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Salem Daily News: Tuesday, January 21, 1890 - Page 1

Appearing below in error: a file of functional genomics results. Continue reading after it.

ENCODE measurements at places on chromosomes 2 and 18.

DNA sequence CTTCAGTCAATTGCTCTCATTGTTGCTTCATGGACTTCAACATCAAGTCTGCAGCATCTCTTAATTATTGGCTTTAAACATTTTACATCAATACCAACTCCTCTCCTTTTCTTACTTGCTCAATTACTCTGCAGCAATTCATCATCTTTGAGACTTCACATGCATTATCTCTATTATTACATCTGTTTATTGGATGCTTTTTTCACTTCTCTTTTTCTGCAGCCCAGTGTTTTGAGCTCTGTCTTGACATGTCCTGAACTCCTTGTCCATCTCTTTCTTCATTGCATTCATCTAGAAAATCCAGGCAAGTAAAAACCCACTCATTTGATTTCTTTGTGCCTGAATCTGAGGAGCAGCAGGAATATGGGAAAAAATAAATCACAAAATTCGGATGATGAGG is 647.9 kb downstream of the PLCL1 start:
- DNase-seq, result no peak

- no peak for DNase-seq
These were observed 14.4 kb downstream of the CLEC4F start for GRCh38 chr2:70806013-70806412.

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   Salem Daily News, The (Newspaper) - January 21, 1890, Salem, Ohio                               HE SALEM DAILY NEWS. NO- 17. SALEM. OHIO, TUESDAY. JANUARY 21. 1890. TWO CENTS. ibown Up In 1m Well Claimed otoriooa Liar. A SNOW BLOCKADE. Trawl WMtvrn Bccnvas of Forgery Mayor Moebj, ced on tbe stand to investigate the y yesterday. He r Wood, who first g- uste, last, with a i from E. C. Hall, if e The ber of letters from lorsing Wood for Lip. Among these overnor Foraker. Wood's appoint- announced in Cin- tnaa called on the rood of being a no- tiat his record was was George W. icr-in-law. Inves- witness had Jew- roborated. Wood e mayor informed Wood denied them the charges and ter of letters from aen giving Wood a had never occurred t-box paper was a at Governor" For- 0 make use of it. 1 with Wood about told him what he raker that he had Well man, the pri- tohn R. McLean. n that the 5ry, Wood came to him about an in- Star in which the r. Elliot as saying that his (Wood's) were liars and he The mayor pressed the I forged paper. >w which paper he mayor explaining le in the Commer- id there were three e one Halstcad had yor said the pub- t contain all the but Wood insisted cplained that there ihree cliques work- ugh Congress, and iave certain papers these cliques by ere interested in a them o3. called to the questions from Mr. tad lived in Cincin- lad not taken an cs. Governor For- id first suggested le smoke inspector- pressed witness to le names referred Soveraor Foraker. he had said Satur- ible names were ription paper and to have them pho- ditiou. is were intended to perjuring himself, oles inthesubscrip- Georgia, wanted to s of Senators Sher- ckbridgo and others to the ballot-box d that he did it to publishing to make it purely 1 not pass the paper raker to hurt any- id asked him about he would have told 10 Gareraor wanted aad to ceatlcwn whose pajwT had no he knew, with the of Cincinnati, had CHICAGO, Jan. snow block- ade in the West and Northwest -is one of tbe most complete on record. Not .only has travel become an impossibility on the western divisions of the Central and Northern Pacific, but every through telegraph wire is down on both routes. Washington and Oregon have but one wire connecting them with the outside to San Frtncisco via Port- is unable to carry much business. There are men at work on the Central Pacific road trying to clear the blockade at Emigrant Gap in the Sierras, but as the snow plows can network through the freezing ice, the prospect of the road being opened soon is poor. The snow is seven feet deep and fathomless in the cuts. On the Northern Pacific, Colonel Crocker's special train has beea snowed in for three days. The SouthernPac.8c has been badly injured by washouts in the Teachepi Mountains and beyond Los Angeles the floods have done great damage. It has been raining in South- ern California. for several days past, while it is snowing in, the north. SAN FRANCISCO, Jan. snow blockade on the Central Pacific railroad in the vicinity of Truekee and Emigrant Gap has become very serious. Since Tuesday last no eastern overland trains have been able to reach a point further west than Colfax. All of the eastbound trains are at Coliax and Shady Eun, while those coming west are at Emigrant Gap, Truckee and Reno. At Truckee the depth of the snow va- ries from eight to twenty feet. Snow plows pushed by ter and twelve locomo- tives are reported stuck fast in the drifts. Snow is still faUinsr and places on the road which had been cleared by the plowshare rapidly filling up again. The passengers of the blockaded trains are comfortably quartcied at hotels by the company. Some cases of influenza are reported among the passengers and the company has providf dthe sufferers with medical attention. The railroad officials declare that the blockade is the heaviest and longest they have experienced for over ten years. No mails have reached this city from the east since last Tues- day. Telegraphic wires are entirely buried by the snow in some places. Proceedings In the Senate and House of Representatives. WASHINGTON. Jan. after routine business the introduction of bills and favornble reports from committees on bills the admission of "Wyoming and for a tsmporary form of government for Okla- homa, Mr. Pasco addressed the Senate on the subject of Federal control of elections. 'Uecoii struction measures and the work ot army offi- cers, Freedman's Bureau agents, camp follow- ers and stragglers he said, -vere efforts of the Republican party to build up a Southern "an- neV to their and thus prolong their lease of power. It h-xd turned out to be a rope of sand, and now the attempt was to be made to seize the electoral machinery of the States Mr. Chandler followed Mr. Pasco. That Sen- ator, he said, had complained or the character of some citizens of the South who had come north us witnesses concerning political out- rages in that section: and hart also .had somo- thiug to say about the silent voter. There was one citiyen of Florida, said Mr Chandler, who will not come north to testify concerning politi- cal outrages. That man was John Burr, a col- ored citizen of Madison County Florida. Woo, In October last, having been to Jacksonville as a wit-ess concerning political outrages, was -killed on his return to Madison County bv the Democrats of that county, on account of the te--'imony which he hafl pven. >Ir. said that it had been his purpose to address the Sanate to day on the sjenerai sub- ject discussed by the Senators from Alabama. South Carolina and Florida, but he was suffer- intj from the consequences of the prevailing malady to such an extent tnat he should be un able to do so. He irave notice, however, that on Thursdav he move the consideration of Mr Butler's bill, for the purpose of making some observations thereon. Tbe Senate pro- ceeded to the consideration of executive busi- ness and then adjourned. Sp-aker announced the anpo-.r.t ment of the World's Fair Committee as of Massachusetts: Hitt. of Illi- nois: Bowdoin. of Virginia: Belden. of New York Frank, of Missouri: Sprinzer. of Illinois; Hatch, of Missouri: Wilson, of West and Flower, of Sew Mr. O.iies. of Ala- bama, anil S'.onc. of Kentucky, offered resolu- tions to for their by the SilroU eznbezd'-ta-ai. Itoth resolutions were ref-ared to the SlJcott commltt-cc. Mr Spriascr offered providiae that tbe next of of the Fair. iho Ifm dwidrd. the special 3i5il-c to 7-port the fair at Ujr to the sp-cial commit- Speaker Reed's Selection of UM World's Fair Committee Meets With Approval From the Bep- reaentotntes of the Compet- ing Cities. The Question of Location Will bo ered After the Amount to be Appropri- ated HIM Determined. WASHINGTON, Jan. Commit- tee on World's Fair appointed by the Speaker yesterday will get to work as soon as possible. The interests of the four cities competing for the location of the fair are supposed to be thoroughly represented on the committee. The representatives of each city were asked to name two members of the committee, and the Speaker named the chairman. The West did not want the appointment of Mr. Candler, who is supposed to be in favor of an eastern location for the fair, but there is no serious objection to the appointment now that it has been made. A proposition will be laid before the committee at its first meeting that a scheme for the organization of the fair be agreed upon and the time for holding the fair be fixed befoie the question of locating the site is taken up. The fear is expressed that if the site for the fair is chosen before the appro- priation or loan has been agreed upon the Mends of the disappointed cities will put obstacles in the way of the pas- sage of the bill establishing the fair. It is altogether likely, therefore, that the question of location will be taken up last It is a common belief, growing every day, that the fair will not be held in 1893, and a great many people are in- clined to favor 1895 as a desirable date. of th" Town IriSi. Af.-r ktnc MO? procrcs< with the Mil VSrs toimait- tee Mid told Wont in thcria of 21- characlrr at has of 5n in r will and aaar wailar to tbir famd F. FORGERY AND BLACKMAIL. Arrest Of a Sjracuse, N. T., Man on Charges Which, if Proven, Will Him to the Pen. SYRACUSE, N. T., Jan. B Ralston, formerly employed by the Singer Sewing Machine Company in this city, has been arrested here by an Og densburg sheriff. A Prescott, Ont.. offi- cer also in search of Kalston is here. The Canadian officer says he has been seeking Ralston for three years on a charge of forgery. It is said that among the serious charges against Ralston is one that he used his wife as a means of blackmail- ing people It will be remembered that Mrs. Ralston was found in company with McXetton, a book agent for Ivison, Blakeman Co., of New York, at Lans- ing, Mich., on. December 20 last. Rals- ton went to Lansing, where he obtained, a warrant, but the matter was settled in some w ay. It is now stated that Me Netton was the victim of a blackmailing scheme by the Ralstons. Tlie Ettra Charge Is Legal. PmL.VDEi.rrnA, Jan. 21. The Su- preme Court yesterday decided in favor Df the Pennsylvania Railroad Company in the appeal of the suit of Reese, of Pittsburgh, the question at issue being the legality of the extra charge of ten Dents where fare is paid on trains in- stead of at ticket offices. The court holds that where ample, facilities are given to procure tickets and a coupon is for the refund of tho extra charge, the practice is justifiable. Cause of Klf Conflagration. BOSTON, Jan. Marshal combe in his report on the Thanksgiv- ing Day fire, admits the impossibility of deciding beyond a doubt the origin of tbe fire, but says: "f must still yield to the conclusion that the fire was in some way caused by the ignition of the relay in the office of the Electric Time Com- pany, probably owing to contact with a high tension wire." The marshal urges tho need of municipal control of wires and better building Iras. flat FlnlOien Laeketl Ont. n.vyr.rnT. Conn.. Jan. the hat finishers in fourteen of the sixteen shops here, numbering 1.200 men. will be locked out to-day by order of tbe ITmt Manufacturers" Association. The diffi- culty is of nine standing and jrows out of employment of three 5n She department of C. shop. There is a dispute as to whether bojs are